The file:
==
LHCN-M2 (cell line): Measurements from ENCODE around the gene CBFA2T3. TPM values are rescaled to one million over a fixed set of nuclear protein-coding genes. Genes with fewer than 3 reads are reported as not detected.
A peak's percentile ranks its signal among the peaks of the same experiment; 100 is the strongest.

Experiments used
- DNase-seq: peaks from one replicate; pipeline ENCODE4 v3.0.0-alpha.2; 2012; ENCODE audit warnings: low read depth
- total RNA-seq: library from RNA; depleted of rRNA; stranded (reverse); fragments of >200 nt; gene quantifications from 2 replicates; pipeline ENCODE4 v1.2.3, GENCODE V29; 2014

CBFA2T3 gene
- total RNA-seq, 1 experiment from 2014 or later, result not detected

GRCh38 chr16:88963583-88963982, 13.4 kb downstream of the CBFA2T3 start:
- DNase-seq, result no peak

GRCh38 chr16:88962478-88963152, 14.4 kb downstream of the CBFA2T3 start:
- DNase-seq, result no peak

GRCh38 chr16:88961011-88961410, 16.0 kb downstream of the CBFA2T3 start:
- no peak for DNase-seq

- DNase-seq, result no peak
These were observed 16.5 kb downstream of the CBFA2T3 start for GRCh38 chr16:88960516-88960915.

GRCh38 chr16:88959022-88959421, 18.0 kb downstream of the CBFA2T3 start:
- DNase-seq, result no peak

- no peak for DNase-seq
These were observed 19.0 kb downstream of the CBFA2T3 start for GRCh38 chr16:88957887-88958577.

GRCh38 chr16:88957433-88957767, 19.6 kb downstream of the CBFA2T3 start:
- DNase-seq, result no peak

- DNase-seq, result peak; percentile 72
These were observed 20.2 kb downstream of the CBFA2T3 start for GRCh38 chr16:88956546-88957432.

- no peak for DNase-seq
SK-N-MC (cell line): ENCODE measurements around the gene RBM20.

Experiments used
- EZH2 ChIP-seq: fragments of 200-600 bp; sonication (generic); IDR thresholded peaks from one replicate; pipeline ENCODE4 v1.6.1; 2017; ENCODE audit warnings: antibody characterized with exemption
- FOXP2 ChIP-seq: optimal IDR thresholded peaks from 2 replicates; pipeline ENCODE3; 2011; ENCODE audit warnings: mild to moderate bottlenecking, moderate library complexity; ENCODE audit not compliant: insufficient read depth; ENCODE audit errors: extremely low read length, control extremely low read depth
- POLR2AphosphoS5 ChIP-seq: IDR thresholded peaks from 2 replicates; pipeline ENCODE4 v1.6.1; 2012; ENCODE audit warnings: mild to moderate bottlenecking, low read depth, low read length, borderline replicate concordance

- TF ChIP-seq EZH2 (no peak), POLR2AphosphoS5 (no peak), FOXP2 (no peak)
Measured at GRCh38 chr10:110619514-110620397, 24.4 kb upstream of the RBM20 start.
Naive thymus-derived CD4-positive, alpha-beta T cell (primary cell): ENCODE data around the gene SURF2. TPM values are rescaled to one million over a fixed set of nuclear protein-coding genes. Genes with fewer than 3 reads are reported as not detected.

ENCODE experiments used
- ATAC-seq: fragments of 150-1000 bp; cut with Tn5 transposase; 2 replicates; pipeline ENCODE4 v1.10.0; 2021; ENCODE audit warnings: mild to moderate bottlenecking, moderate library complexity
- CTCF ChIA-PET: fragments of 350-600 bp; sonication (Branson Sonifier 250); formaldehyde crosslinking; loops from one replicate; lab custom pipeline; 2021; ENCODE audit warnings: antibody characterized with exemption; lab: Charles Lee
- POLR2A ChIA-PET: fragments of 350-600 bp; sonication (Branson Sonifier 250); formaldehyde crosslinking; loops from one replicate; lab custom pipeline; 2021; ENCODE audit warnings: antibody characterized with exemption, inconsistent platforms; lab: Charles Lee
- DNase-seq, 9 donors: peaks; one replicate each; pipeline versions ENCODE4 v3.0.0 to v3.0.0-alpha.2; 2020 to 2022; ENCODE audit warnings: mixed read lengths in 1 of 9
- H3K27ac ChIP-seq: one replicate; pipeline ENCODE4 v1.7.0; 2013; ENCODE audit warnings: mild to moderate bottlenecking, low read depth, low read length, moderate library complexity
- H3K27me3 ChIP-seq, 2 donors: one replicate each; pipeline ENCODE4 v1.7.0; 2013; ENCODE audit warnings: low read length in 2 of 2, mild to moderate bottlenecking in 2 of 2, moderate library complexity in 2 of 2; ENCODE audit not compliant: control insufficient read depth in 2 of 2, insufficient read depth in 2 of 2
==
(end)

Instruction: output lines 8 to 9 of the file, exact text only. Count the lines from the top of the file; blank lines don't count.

GRCh38 chr16:88963583-88963982, 13.4 kb downstream of the CBFA2T3 start:
- DNase-seq, result no peak